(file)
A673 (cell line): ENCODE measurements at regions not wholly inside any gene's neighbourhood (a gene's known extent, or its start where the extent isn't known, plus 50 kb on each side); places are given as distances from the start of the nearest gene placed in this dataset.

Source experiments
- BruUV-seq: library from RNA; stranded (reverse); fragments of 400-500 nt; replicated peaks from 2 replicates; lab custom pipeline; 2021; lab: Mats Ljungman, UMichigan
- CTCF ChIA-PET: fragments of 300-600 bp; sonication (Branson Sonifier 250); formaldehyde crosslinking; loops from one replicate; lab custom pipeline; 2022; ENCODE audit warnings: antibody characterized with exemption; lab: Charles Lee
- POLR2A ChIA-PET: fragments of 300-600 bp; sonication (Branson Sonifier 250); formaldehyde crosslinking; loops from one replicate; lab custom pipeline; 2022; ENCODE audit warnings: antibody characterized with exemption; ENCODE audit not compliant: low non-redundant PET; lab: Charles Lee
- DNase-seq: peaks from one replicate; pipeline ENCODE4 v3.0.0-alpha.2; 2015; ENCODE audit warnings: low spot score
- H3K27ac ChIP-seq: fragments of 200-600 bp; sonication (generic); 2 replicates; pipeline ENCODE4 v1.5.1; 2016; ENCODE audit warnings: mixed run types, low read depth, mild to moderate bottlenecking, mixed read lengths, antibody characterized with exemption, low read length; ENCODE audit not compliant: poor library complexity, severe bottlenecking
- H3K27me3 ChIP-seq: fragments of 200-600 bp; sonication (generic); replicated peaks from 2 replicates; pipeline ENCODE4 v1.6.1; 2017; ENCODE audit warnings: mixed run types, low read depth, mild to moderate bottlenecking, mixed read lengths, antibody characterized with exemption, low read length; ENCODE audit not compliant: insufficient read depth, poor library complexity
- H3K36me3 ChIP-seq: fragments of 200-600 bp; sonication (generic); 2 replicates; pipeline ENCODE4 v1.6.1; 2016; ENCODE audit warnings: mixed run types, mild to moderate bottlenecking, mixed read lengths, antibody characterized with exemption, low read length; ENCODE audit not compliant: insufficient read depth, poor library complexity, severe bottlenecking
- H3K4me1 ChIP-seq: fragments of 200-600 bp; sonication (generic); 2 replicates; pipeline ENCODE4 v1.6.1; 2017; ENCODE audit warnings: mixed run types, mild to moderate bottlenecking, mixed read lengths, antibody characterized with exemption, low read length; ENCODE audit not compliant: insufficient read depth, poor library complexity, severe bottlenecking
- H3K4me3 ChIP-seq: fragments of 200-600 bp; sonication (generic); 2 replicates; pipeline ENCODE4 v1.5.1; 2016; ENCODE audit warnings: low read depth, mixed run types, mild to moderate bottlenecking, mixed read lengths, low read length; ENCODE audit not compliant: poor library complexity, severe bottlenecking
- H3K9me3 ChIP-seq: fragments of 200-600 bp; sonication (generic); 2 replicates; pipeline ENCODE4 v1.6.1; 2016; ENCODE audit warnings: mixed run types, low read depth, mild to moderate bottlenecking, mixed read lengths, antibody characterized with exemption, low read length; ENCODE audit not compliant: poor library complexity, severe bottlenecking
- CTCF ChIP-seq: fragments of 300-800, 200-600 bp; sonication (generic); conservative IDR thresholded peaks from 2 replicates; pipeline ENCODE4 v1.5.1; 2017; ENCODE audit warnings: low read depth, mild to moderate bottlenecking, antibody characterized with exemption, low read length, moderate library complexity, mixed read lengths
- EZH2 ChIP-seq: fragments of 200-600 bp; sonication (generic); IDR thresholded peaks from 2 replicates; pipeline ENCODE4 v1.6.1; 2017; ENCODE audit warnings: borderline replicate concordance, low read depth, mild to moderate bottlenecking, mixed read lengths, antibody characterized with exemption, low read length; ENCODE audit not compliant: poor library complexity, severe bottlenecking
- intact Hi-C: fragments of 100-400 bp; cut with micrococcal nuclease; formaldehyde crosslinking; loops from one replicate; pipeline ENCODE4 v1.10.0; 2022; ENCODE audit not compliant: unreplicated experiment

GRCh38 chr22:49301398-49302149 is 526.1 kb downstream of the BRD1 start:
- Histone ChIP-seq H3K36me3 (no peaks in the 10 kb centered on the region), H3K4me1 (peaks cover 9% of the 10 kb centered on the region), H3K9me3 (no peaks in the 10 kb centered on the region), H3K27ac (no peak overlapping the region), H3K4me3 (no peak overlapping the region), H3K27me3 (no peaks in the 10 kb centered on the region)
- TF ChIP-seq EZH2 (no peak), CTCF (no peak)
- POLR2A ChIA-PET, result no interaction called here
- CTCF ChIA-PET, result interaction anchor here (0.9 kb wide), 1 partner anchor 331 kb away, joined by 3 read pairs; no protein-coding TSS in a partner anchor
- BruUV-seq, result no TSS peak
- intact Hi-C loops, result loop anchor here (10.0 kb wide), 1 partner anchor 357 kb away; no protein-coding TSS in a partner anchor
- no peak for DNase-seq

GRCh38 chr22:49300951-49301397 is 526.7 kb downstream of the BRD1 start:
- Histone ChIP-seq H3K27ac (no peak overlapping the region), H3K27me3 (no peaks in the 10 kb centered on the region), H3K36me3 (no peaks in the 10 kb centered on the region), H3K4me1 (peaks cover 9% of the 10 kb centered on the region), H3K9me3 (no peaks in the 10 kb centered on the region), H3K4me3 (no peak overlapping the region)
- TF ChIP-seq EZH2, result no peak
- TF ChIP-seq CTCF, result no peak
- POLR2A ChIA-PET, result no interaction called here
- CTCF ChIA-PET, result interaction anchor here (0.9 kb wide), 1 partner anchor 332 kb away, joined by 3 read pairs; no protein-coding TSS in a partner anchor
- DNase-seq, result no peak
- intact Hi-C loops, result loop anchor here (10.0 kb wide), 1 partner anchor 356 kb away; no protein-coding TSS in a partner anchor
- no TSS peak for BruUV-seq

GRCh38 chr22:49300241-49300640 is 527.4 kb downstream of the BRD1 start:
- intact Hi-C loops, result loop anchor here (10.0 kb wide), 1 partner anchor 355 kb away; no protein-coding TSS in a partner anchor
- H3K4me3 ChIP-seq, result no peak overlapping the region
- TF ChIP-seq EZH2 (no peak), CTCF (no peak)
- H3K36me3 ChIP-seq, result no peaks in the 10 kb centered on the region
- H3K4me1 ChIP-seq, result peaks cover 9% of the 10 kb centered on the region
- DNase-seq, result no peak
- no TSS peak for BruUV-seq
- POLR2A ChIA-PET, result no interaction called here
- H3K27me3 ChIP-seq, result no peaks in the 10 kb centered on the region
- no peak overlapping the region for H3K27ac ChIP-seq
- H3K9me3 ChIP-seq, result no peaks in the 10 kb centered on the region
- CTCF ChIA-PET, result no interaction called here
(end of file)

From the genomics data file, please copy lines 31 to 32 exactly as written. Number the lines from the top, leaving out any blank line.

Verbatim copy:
- intact Hi-C loops, result loop anchor here (10.0 kb wide), 1 partner anchor 356 kb away; no protein-coding TSS in a partner anchor
- no TSS peak for BruUV-seq